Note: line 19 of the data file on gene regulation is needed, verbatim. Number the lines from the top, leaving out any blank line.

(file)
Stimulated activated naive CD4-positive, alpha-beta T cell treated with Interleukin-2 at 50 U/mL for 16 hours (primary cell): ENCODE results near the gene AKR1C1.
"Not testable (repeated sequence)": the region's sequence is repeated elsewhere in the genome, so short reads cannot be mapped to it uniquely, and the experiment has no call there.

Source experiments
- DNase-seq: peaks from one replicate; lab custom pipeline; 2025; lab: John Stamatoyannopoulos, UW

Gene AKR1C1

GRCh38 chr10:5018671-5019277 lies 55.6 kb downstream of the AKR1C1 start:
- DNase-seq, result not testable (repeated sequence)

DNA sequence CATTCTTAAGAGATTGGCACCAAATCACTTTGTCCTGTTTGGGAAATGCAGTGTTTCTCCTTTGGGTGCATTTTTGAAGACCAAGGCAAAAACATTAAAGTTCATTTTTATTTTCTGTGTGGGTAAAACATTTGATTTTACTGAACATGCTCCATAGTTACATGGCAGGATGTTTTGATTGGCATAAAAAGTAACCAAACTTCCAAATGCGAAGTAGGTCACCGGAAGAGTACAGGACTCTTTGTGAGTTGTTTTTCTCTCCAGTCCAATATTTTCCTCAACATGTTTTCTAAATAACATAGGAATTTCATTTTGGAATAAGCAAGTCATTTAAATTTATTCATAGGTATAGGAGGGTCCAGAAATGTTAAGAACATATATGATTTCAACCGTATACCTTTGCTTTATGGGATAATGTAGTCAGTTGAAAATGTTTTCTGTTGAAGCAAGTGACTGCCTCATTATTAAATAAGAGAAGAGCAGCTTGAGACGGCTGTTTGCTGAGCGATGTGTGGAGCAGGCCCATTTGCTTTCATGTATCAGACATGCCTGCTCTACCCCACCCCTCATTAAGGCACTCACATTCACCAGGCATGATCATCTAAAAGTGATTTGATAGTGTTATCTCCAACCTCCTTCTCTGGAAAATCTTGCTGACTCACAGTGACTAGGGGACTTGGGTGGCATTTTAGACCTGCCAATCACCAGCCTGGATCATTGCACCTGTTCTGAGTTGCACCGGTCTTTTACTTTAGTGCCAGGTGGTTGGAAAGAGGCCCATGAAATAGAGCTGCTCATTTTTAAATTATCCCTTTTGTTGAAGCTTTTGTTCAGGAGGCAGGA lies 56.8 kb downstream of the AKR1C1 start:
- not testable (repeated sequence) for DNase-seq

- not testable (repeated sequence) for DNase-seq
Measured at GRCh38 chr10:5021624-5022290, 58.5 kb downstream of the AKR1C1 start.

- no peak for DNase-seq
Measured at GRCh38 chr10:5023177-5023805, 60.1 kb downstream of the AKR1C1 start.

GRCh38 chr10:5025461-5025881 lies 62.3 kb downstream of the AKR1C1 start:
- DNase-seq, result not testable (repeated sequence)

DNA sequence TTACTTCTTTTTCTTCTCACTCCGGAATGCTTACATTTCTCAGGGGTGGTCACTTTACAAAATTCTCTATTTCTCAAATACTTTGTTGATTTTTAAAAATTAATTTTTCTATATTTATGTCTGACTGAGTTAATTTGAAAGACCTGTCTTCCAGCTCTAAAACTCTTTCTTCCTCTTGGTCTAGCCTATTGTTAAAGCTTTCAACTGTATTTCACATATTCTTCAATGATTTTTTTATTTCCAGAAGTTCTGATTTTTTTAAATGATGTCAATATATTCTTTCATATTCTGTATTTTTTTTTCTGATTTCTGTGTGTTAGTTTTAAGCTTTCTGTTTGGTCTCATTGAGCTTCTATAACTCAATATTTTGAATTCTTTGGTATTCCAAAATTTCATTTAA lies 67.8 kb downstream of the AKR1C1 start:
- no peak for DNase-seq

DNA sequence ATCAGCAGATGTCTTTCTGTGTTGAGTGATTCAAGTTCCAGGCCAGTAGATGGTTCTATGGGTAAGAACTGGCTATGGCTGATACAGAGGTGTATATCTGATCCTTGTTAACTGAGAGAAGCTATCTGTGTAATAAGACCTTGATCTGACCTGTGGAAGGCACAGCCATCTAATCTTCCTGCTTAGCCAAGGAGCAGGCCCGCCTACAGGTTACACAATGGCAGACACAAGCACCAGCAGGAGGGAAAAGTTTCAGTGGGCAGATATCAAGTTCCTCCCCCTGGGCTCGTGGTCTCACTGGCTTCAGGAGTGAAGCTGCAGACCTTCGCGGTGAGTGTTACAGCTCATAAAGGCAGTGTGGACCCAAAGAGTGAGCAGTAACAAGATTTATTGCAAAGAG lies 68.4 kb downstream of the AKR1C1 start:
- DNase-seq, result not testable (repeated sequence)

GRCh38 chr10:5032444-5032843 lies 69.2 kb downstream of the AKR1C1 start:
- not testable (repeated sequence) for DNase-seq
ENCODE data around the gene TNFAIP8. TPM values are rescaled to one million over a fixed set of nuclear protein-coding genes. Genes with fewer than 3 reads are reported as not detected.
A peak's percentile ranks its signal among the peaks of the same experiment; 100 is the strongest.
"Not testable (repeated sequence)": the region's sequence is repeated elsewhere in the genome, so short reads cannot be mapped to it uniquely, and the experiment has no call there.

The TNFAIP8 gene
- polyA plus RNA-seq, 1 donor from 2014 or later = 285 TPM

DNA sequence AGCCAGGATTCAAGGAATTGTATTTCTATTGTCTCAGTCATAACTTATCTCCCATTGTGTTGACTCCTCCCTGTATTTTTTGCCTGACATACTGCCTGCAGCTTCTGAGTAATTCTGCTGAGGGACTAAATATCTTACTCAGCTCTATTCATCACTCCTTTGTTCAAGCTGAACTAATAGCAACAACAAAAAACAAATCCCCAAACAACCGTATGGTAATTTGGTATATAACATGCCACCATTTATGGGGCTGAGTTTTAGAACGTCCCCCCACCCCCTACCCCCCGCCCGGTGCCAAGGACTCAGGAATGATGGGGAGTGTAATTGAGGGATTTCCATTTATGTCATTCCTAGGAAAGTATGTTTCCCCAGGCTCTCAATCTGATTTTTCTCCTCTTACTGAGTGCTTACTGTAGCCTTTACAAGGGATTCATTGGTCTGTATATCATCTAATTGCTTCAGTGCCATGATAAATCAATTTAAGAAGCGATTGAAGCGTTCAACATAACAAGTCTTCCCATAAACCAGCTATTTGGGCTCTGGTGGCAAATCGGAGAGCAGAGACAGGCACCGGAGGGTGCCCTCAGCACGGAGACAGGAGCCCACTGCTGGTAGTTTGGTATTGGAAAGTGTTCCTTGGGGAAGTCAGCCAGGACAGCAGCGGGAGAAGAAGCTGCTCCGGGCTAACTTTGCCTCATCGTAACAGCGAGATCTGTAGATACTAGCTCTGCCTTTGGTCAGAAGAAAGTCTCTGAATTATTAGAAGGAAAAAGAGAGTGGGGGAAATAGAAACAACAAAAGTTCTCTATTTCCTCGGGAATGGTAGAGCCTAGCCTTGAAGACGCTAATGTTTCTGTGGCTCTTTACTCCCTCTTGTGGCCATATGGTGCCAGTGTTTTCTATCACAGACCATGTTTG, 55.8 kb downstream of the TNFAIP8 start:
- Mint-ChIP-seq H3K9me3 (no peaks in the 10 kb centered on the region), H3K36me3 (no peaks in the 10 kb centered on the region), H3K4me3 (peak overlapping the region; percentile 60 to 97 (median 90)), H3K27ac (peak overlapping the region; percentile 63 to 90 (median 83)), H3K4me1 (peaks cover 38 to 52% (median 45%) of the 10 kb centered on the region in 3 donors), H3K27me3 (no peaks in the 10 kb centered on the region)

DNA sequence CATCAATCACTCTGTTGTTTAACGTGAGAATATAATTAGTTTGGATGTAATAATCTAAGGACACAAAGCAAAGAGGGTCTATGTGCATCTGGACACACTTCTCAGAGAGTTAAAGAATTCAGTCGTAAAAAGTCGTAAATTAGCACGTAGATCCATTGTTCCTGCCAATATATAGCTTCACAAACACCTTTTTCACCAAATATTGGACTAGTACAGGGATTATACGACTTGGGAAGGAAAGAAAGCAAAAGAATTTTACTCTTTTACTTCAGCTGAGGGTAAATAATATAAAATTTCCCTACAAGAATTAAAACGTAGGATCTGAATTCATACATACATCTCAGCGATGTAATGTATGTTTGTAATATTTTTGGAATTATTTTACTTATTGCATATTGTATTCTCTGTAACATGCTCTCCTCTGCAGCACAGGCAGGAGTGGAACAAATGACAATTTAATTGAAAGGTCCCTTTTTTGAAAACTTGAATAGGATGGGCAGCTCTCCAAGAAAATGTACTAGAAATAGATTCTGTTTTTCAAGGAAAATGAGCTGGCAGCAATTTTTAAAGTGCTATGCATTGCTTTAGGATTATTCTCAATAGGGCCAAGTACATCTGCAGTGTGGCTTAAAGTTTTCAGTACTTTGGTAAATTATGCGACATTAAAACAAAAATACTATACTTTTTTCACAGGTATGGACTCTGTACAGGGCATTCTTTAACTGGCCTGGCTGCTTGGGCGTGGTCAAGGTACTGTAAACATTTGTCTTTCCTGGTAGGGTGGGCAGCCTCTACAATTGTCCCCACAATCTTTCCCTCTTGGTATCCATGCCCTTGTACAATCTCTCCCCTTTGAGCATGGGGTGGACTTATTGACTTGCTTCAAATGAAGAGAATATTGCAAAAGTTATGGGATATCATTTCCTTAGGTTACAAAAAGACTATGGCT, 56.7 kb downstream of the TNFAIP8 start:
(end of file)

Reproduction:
- DNase-seq, result not testable (repeated sequence)